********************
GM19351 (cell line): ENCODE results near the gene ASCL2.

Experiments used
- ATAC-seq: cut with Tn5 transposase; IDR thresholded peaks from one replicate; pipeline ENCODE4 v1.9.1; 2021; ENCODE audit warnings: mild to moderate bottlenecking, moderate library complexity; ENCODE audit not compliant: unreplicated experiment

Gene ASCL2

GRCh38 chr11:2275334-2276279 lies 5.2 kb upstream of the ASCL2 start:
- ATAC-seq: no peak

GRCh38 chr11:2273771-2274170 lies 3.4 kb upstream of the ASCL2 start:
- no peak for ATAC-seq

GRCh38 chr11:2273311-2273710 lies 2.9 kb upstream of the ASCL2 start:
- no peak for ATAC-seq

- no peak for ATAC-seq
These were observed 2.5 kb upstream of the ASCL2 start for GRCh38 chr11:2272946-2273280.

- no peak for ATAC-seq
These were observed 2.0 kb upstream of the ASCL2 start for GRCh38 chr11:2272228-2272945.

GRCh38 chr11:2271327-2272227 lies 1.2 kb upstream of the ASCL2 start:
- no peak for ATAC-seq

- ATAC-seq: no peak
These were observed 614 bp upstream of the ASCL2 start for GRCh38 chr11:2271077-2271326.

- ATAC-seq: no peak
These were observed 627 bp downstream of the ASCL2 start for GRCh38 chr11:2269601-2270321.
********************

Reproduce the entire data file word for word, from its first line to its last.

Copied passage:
GM19351 (cell line): ENCODE results near the gene ASCL2.

Experiments used
- ATAC-seq: cut with Tn5 transposase; IDR thresholded peaks from one replicate; pipeline ENCODE4 v1.9.1; 2021; ENCODE audit warnings: mild to moderate bottlenecking, moderate library complexity; ENCODE audit not compliant: unreplicated experiment

Gene ASCL2

GRCh38 chr11:2275334-2276279 lies 5.2 kb upstream of the ASCL2 start:
- ATAC-seq: no peak

GRCh38 chr11:2273771-2274170 lies 3.4 kb upstream of the ASCL2 start:
- no peak for ATAC-seq

GRCh38 chr11:2273311-2273710 lies 2.9 kb upstream of the ASCL2 start:
- no peak for ATAC-seq

- no peak for ATAC-seq
These were observed 2.5 kb upstream of the ASCL2 start for GRCh38 chr11:2272946-2273280.

- no peak for ATAC-seq
These were observed 2.0 kb upstream of the ASCL2 start for GRCh38 chr11:2272228-2272945.

GRCh38 chr11:2271327-2272227 lies 1.2 kb upstream of the ASCL2 start:
- no peak for ATAC-seq

- ATAC-seq: no peak
These were observed 614 bp upstream of the ASCL2 start for GRCh38 chr11:2271077-2271326.

- ATAC-seq: no peak
These were observed 627 bp downstream of the ASCL2 start for GRCh38 chr11:2269601-2270321.